Alerts E-Threats

Trojan.Obad.A Gets Administrator Privileges and Manages Your Device for You

A new variant of Android malware is making its rounds in the wild, wreaking havoc among users and taking complete control over the infected smartphone.

Once launched, the sophisticated Android.Obad.A, lurking inside an innocent-looking application, asks users to give it administrative privileges enabling the Trojan to manage the device from deep within the system.

Android.Obad.A is equipped with an array of malicious functions, including sending SMS to premium-rate numbers, entering commands in the device console remotely, downloading further malicious code to install on the compromised handsets or even infect other devices via Bluetooth.

The malware abuses a bug in DEX2JAR, a software used by reverse-engineers to turn APK files into JAR files, as well as a vulnerability in the way Android reads the AndroidManifest.xml file to compromise any attempts of code analysis, either static or dynamic.

In order to hide its presence on the device and make removal nearly impossible, Android.Obad.A exploits a previously unknown vulnerability in the Android ecosystem to conceal its presence in the Device Administrator lists. Shortly put, an application can’t be uninstalled until its Device Administrator privileges are revoked, which is impossible for an unlisted application.

Fortunately for most Android users, the malware only seems to be delivered via third-party Android markets. As a precautionary measure, all Android devices are distributed with the option to install applications from “unknown sources” disabled by default. And when trying to enable it, the user is shown the following warning:

Users in some regions are however forced to use unsanctioned Play stores. If this is not the case for you, make sure you keep this option disabled.

To avoid getting infected with Android.Obad.A, check the configuration of your handset by going through the following steps:

  • Go to SETTINGS
  • Go to SECURITY
  • Make sure the “UNKNOWN SOURCES” is NOT checked

Other signs that may indicate the presence of malware on your handset:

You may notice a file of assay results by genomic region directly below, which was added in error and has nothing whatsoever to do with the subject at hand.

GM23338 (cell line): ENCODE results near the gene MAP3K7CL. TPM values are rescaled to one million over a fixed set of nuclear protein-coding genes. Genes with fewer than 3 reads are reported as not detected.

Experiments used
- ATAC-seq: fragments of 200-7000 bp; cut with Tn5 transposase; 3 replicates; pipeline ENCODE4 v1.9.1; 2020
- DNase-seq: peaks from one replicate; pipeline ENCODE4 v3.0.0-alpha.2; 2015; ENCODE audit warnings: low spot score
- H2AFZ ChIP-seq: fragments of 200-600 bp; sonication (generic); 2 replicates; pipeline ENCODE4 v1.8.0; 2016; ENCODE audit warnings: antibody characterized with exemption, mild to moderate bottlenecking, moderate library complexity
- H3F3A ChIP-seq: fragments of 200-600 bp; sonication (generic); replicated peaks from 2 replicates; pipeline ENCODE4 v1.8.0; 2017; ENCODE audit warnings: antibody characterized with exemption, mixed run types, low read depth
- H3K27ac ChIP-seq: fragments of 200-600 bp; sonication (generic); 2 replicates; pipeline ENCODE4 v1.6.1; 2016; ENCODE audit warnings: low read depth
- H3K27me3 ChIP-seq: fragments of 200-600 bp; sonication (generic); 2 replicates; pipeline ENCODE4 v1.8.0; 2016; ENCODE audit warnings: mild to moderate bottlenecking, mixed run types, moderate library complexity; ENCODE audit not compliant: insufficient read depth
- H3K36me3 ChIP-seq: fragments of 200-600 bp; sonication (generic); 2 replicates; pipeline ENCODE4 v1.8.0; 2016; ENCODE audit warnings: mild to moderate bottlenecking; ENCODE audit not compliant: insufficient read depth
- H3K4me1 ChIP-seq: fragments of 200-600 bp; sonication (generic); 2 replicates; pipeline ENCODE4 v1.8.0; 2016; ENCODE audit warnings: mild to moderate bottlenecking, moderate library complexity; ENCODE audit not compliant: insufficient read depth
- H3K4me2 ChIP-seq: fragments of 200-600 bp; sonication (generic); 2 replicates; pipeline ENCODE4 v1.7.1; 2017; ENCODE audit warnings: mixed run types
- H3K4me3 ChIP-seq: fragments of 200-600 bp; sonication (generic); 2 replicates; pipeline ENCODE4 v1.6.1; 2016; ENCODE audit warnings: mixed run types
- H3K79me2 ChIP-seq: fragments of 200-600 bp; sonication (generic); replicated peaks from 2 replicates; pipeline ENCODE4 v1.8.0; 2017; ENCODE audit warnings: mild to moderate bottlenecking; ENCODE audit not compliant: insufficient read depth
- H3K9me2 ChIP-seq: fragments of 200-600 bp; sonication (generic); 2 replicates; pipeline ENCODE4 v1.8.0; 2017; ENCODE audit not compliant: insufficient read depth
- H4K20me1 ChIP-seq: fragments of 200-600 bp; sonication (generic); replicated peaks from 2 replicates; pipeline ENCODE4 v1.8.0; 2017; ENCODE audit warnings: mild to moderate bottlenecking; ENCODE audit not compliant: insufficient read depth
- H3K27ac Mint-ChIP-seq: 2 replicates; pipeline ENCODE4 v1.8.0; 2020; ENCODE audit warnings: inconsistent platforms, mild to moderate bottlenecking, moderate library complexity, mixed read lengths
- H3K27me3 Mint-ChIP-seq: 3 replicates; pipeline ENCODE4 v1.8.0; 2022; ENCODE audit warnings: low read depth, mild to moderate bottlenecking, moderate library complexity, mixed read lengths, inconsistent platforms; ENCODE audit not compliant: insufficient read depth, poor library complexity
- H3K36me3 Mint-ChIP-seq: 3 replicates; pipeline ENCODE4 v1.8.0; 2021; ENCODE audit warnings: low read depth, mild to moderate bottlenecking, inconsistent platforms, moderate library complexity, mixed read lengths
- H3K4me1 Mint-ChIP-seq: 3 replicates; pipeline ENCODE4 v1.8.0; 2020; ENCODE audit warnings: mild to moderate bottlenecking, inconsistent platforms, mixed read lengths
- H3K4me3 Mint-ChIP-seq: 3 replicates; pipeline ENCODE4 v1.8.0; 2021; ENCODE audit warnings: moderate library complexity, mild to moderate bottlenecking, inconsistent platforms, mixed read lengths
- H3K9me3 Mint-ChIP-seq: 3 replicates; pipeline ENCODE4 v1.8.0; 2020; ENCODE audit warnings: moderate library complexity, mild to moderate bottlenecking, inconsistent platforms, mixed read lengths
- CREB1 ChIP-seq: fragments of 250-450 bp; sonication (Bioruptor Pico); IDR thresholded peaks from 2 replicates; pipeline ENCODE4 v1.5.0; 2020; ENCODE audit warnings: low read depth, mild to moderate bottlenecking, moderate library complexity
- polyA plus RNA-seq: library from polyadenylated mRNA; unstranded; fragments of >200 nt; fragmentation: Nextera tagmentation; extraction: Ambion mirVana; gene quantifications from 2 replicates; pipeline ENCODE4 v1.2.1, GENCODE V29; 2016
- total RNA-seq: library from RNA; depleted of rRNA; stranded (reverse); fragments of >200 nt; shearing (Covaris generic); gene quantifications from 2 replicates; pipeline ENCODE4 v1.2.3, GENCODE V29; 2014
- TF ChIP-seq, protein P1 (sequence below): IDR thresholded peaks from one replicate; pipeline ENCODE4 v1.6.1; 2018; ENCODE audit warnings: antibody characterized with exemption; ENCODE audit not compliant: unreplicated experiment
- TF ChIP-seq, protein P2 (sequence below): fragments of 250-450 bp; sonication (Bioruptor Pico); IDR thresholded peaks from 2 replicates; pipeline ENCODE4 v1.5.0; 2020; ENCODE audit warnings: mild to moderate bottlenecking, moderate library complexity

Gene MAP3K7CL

• Sudden drop in the battery life of your device, in the absence of battery-straining activities
  • Suspiciously costly phone or/ and data plan bills
  • Sudden performance issues are indicative of malicious activities, especially if there were no changes in your interaction routine with the device

Apart from carefully scrutinizing every permission required by an Android app, installing mobile security software can prove vital for the protection of your mobile device and personal data from any type of malware.

About the author


A blend of teacher and technical journalist with a pinch of e-threat analysis, Loredana Botezatu writes mostly about malware and spam. She believes that most errors happen between the keyboard and the chair. Loredana has been writing about the IT world and e-security for well over five years and has made a personal goal out of educating computer users about the ins and outs of the cybercrime ecosystem.


Click here to post a comment
  • Unfortunately, in order to access the Amazon App Store — a legitimate, if you will, third-party Android market, the “Unknown Sources” option must be disabled. Best practice is to not download and install apps from markets or sources that are unfamiliar.

    • Hello,

      In order to access and download apps from the Amazon App Store you also need to have the UNKNOWN SOURCES enabled.

      But you are right in saying that the best practice is to always use familiar trusted sources to download and install apps from.

      • Loredana, You are correct, I simply got my enabled/disabled mixed up, which is what I get for not actually looking at the option itself. – mh